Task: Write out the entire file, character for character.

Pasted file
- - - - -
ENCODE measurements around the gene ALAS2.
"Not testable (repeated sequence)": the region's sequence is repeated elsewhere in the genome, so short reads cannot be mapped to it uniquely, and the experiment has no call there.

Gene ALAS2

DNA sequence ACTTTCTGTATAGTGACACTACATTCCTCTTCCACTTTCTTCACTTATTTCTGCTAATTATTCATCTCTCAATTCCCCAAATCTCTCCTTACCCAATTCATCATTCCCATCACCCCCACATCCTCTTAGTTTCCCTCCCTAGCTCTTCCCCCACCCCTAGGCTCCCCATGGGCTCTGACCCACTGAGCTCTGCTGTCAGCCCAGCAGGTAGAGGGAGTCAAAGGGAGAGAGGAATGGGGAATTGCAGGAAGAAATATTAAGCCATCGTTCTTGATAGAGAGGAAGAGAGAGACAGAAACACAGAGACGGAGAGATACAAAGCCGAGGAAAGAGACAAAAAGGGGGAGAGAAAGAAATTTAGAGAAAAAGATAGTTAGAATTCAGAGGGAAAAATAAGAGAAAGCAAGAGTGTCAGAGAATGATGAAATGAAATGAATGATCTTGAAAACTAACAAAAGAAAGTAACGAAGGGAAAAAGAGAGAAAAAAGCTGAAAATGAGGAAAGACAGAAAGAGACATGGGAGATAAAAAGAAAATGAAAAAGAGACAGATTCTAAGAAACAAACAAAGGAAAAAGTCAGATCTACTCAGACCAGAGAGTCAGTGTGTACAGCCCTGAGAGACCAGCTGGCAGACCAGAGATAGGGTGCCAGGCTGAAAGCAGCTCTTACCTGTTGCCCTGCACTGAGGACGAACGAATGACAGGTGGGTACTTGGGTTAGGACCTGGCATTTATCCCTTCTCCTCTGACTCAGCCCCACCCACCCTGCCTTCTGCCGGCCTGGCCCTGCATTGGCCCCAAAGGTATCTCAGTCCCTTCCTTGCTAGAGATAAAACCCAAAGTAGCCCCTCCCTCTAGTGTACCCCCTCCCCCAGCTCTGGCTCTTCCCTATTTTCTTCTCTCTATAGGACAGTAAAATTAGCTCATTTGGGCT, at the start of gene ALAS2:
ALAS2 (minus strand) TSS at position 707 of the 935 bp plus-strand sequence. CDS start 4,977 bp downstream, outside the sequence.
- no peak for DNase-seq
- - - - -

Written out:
ENCODE measurements around the gene ALAS2.
"Not testable (repeated sequence)": the region's sequence is repeated elsewhere in the genome, so short reads cannot be mapped to it uniquely, and the experiment has no call there.

Gene ALAS2

DNA sequence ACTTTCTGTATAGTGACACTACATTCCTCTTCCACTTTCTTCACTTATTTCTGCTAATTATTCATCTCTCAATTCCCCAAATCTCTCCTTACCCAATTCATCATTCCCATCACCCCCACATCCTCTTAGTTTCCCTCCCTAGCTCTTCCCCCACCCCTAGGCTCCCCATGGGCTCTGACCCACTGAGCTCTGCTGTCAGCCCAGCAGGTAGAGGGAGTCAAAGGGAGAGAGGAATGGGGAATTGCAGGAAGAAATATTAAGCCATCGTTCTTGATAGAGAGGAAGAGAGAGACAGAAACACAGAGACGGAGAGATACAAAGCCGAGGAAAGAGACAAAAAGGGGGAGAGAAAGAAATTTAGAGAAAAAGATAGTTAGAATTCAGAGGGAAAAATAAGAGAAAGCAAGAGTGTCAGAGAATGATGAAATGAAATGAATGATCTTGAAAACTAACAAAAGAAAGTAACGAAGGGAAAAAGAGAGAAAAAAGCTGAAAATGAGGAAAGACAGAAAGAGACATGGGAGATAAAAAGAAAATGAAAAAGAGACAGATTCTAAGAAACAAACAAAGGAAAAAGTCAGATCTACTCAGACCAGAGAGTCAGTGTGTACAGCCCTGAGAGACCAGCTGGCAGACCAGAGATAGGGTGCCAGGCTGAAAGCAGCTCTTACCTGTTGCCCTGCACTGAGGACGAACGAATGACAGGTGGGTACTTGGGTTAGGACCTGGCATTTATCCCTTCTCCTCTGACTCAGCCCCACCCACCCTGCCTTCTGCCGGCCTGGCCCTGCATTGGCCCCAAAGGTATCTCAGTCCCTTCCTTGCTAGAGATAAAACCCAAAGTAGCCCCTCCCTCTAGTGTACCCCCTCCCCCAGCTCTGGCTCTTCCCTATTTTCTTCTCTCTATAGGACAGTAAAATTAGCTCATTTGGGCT, at the start of gene ALAS2:
ALAS2 (minus strand) TSS at position 707 of the 935 bp plus-strand sequence. CDS start 4,977 bp downstream, outside the sequence.
- no peak for DNase-seq